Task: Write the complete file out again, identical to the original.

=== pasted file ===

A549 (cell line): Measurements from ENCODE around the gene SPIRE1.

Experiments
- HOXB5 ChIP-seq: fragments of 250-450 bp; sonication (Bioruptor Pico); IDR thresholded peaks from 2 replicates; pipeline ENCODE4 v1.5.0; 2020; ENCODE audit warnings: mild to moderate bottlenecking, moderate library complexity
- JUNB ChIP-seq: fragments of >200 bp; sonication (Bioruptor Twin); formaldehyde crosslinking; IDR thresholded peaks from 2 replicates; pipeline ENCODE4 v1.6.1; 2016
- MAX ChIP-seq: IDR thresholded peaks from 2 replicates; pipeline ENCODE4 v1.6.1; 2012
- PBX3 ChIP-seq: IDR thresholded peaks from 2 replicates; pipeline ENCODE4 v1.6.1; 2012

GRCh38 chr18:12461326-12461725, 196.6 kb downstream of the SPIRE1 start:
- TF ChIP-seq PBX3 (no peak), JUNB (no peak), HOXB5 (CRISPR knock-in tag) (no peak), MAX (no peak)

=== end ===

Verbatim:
A549 (cell line): Measurements from ENCODE around the gene SPIRE1.

Experiments
- HOXB5 ChIP-seq: fragments of 250-450 bp; sonication (Bioruptor Pico); IDR thresholded peaks from 2 replicates; pipeline ENCODE4 v1.5.0; 2020; ENCODE audit warnings: mild to moderate bottlenecking, moderate library complexity
- JUNB ChIP-seq: fragments of >200 bp; sonication (Bioruptor Twin); formaldehyde crosslinking; IDR thresholded peaks from 2 replicates; pipeline ENCODE4 v1.6.1; 2016
- MAX ChIP-seq: IDR thresholded peaks from 2 replicates; pipeline ENCODE4 v1.6.1; 2012
- PBX3 ChIP-seq: IDR thresholded peaks from 2 replicates; pipeline ENCODE4 v1.6.1; 2012

GRCh38 chr18:12461326-12461725, 196.6 kb downstream of the SPIRE1 start:
- TF ChIP-seq PBX3 (no peak), JUNB (no peak), HOXB5 (CRISPR knock-in tag) (no peak), MAX (no peak)